“Oh god. I do,” she moaned. “The desert is quiet and huge and it doesn’t judge and it doesn’t ask me things or expect me to know things and it doesn’t care that I don’t feel like an adult or know what I’m doing with the rest of my life. It doesn’t care what the difference is between a job and a career and a goddamn profession, and it’s not parents , nagging me about getting a real job, because, apparently, ‘Tony Stark’s grown-ass-man nanny’ doesn’t sound as impressive on a resume as it should. The desert doesn’t know what an NDA is or why a dozen of them would prevent me from applying for legit jobs I’m painfully overqualified for because my potential employer doesn’t have high enough security clearance to even view my resume, much less have access to direct phone lines for my personal and professional references. The desert’s just there all the time, still and silent, and I can lay in the dirt and rocks all night and half the morning and think all the things and not have any answers and it never cares,” Darcy rambled, her drunken voice catching a time or two as her thoughts raced in every direction.

“Tell me the rest,” Jane insisted, settling Darcy firmly against her chest like an overwrought toddler. “Think all the thoughts at me. Lemme be your desert.” She gave her a squeeze.

“Graduation is next Saturday.”

“I heard. Colombia keeps in touch, what with all the new interns.”

“I’m…” Darcy took a deep breath and Jane held hers. “I’m gonna walk. Next Saturday. At graduation. The packet arrived today. My forms to order the plaques were in the envelope and it was addressed to Doctor Darcy Lewis and it hit me, like all at once, ‘People are going to start expecting me to do something productive with my life.’ Like, to know what I want to do with my life.” She took another deep breath. “Janie, there are some days when I get overwhelmed choosing breakfast from the dozen boxes of kids cereal Thor hides in my apartment that he thinks nobody else knows about.”

“You’ve been living in a bubble here,” Jane pressed her lips to Darcy’s forehead, whispering, “without your parents pushing you to make quick decisions based on finances, with Tony happily footing the bill for your continuing education. There’s been no pressure to make the tough decisions and move on to the next step.”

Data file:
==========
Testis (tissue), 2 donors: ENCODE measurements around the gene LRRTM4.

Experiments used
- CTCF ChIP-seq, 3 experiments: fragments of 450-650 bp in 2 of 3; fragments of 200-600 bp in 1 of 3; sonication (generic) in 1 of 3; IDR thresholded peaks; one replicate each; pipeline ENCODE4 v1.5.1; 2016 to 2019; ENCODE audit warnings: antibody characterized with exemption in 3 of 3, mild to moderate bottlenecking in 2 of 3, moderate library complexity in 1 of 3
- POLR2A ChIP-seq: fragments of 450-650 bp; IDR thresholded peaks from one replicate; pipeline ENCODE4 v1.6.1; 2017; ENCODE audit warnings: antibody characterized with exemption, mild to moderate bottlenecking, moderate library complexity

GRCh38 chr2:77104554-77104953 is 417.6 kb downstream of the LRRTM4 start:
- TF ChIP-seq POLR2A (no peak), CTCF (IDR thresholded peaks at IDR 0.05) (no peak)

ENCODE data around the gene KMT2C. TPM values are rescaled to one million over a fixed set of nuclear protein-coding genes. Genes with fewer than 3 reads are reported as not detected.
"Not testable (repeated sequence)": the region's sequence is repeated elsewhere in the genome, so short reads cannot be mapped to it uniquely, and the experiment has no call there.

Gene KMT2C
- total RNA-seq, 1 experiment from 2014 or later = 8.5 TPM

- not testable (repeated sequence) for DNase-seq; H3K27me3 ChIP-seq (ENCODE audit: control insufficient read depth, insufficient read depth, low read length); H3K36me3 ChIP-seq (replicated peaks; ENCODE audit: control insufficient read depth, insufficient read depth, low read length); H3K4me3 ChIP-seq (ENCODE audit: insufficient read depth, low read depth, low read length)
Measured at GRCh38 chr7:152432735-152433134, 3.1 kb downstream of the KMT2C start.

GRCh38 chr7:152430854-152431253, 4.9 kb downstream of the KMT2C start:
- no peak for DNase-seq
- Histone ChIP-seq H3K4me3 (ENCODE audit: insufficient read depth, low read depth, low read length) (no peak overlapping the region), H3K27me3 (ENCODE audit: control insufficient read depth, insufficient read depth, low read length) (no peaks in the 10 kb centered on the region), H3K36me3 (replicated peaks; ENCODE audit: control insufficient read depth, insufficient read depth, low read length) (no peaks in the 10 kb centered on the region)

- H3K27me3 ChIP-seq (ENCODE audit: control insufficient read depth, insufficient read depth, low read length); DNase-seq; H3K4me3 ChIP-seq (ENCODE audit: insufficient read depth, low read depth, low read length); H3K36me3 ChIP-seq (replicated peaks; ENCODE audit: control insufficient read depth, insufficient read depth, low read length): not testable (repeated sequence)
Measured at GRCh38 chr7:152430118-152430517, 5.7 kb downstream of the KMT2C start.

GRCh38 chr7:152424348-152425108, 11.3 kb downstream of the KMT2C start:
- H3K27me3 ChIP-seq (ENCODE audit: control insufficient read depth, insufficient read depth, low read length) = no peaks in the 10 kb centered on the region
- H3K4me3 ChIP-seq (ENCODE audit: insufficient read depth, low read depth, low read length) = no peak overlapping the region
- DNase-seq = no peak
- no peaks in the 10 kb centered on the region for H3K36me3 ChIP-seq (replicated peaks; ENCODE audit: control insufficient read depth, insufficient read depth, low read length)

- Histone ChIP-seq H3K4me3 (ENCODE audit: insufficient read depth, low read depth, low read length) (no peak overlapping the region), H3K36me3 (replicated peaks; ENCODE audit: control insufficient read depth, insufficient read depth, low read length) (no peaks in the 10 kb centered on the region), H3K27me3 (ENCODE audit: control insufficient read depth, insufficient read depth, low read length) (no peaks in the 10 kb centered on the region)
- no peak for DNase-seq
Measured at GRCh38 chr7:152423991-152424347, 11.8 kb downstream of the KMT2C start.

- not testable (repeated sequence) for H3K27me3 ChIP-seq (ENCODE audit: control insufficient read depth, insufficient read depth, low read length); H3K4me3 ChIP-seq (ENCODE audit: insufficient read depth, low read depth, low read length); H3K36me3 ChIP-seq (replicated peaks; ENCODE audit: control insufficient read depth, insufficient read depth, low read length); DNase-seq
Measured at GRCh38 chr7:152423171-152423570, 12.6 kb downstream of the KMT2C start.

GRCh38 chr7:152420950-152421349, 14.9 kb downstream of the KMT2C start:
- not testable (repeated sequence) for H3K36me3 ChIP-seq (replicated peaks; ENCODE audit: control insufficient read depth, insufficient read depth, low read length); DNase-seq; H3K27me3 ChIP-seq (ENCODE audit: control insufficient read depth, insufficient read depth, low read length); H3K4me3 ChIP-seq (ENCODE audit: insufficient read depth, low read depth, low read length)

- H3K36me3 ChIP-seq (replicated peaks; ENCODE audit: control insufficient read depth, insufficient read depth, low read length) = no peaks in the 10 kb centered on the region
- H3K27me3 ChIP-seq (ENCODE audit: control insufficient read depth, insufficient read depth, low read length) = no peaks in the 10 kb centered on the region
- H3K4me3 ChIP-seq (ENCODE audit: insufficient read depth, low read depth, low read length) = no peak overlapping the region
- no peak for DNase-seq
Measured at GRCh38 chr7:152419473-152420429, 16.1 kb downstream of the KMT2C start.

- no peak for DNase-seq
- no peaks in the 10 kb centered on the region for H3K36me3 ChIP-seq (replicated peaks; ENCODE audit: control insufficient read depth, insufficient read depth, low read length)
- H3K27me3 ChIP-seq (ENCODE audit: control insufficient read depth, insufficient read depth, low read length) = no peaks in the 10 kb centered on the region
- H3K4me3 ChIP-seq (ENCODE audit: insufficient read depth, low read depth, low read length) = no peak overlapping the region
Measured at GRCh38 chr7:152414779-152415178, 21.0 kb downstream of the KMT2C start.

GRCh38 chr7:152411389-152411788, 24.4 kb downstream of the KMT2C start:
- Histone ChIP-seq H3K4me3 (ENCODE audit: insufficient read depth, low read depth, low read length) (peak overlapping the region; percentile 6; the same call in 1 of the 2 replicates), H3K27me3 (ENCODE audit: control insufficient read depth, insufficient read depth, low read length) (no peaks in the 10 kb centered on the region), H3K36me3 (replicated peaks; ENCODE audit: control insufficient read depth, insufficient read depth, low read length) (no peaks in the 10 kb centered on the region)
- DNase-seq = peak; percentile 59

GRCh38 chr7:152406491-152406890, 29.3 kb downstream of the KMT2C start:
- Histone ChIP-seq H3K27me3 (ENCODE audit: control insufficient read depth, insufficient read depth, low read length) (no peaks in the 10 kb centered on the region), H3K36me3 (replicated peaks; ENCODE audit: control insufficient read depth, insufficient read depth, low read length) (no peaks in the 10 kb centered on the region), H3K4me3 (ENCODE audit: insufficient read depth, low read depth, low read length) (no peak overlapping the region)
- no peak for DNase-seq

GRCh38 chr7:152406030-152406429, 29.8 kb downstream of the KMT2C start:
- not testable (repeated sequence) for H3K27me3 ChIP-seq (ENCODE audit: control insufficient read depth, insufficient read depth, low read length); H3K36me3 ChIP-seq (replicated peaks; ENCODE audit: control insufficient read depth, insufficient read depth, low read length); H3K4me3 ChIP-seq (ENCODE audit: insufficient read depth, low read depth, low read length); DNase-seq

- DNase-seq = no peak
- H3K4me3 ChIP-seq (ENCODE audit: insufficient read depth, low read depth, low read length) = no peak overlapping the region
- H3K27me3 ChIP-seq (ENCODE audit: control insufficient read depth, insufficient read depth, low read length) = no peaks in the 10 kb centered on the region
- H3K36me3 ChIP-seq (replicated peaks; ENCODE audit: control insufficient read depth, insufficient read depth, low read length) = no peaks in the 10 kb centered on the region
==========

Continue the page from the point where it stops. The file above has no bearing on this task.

Darcy chuckled, but it came out sounding more pained than amused. “I wouldn’t go that far.”

Jane’s gaze bounced up and over, catching Natasha’s at the unexpected note of hysteria in Darcy’s weak laughter.

“What else, sestrenka?” the redhead nudged Darcy’s calf with her boot.

A beat of silence, then— “Bucky asked me to marry him, the rotten bastard.”

The Black Widow sputtered with laughter, her shoulders shaking as she reasoned, “You’re crazy about each other—have been since day one, so why aren’t we already planning a weekend trip to Vegas for something shiny and gaudy in the Elvis Chapel to the Stars? You don’t strike me as a traditionalist.”

Jane had to agree. For the last few years, she’d secretly expected to be ambushed at a moment’s notice with a slutty red mini dress covered in silver stars and asked to be maid of honor in the same breath, but, surprisingly, they both seemed to be content in the current holding pattern, enjoying the security of the bubble. Maybe Bucky needed the time, too, to adjust. She didn’t know for sure, but it wasn’t a far leap to that conclusion.

“He proposed a few months ago, the same week Jane got on my case about filing for graduation so I could walk with the spring graduating class. It— I was just wrapping my head around the idea of being done. A PhD and M.B.A.—I should be celebrating. I’m no genius like Janie or Tony, but it’s happening so fast and it felt so huge and then—”

“James’ bad timing.” Natasha nodded. “But he’d give you time, if you asked. He’s a sniper. Patience is the name of the game.”

“He did. He said he understood—”